July 10, 2008

Rose Hawthorne

Yesterday, July 9th, is the calendar remembrance day of Rose Hawthorne. Her story reminds me of Dorothy Day (whose feast day is November 29). Dorothy lived later in the 20th century and Rose did her work of servanthood at the beginning of the 20th century. I just watched a movie on Dorothy Day a few weeks ago that was really good - "Entertaining Angels". There will be many images that'll return to me the rest of my life from that movie of what living loving God really looks like! Dorothy Day was no saint!

I don't even know if Rose Hawthorne's canonization completed. The process began in 2003, which is a very long and demanding process. Both women were very much women of the world, who gave up everything to care for the lowest of society.

What intrigues me the most about Rose is that she's Nathaniel Hawthorne's daughter. She was born into one of America's most creative and influential literary circle's. Labeled as Transcendentalists, Rose grew up surrounded by Emerson, Thoreau, Louisa May Alcott, and others. Since I've followed some of their lives I enjoyed reading American Bloomsbury.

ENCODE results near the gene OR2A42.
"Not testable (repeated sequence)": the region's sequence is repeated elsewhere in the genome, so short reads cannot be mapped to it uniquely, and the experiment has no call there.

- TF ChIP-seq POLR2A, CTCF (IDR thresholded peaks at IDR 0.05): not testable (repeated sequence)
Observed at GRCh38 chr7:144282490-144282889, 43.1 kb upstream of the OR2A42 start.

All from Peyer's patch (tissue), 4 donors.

Rose had lived in London, Paris, Rome and Florence. Her father was an author (she was born just after The Scarlet Letter was published). She even had some of her own writings published. She was married and divorced. Her son had died when 5; and her husband was an alcoholic. She gave everything up to serve the poor.

Becoming a Catholic must have greatly distressed her father, and then to give up everything and live in the slums of New York. "I am trying to serve the poor as a servant. I wish to serve the cancerous poor because they are more avoided than any other class of sufferers; and I wish to go to them as a poor creature myself." Taking in cancerous poor, shunned by family and friends, was risking all, at a time when cancer was considered contagious.
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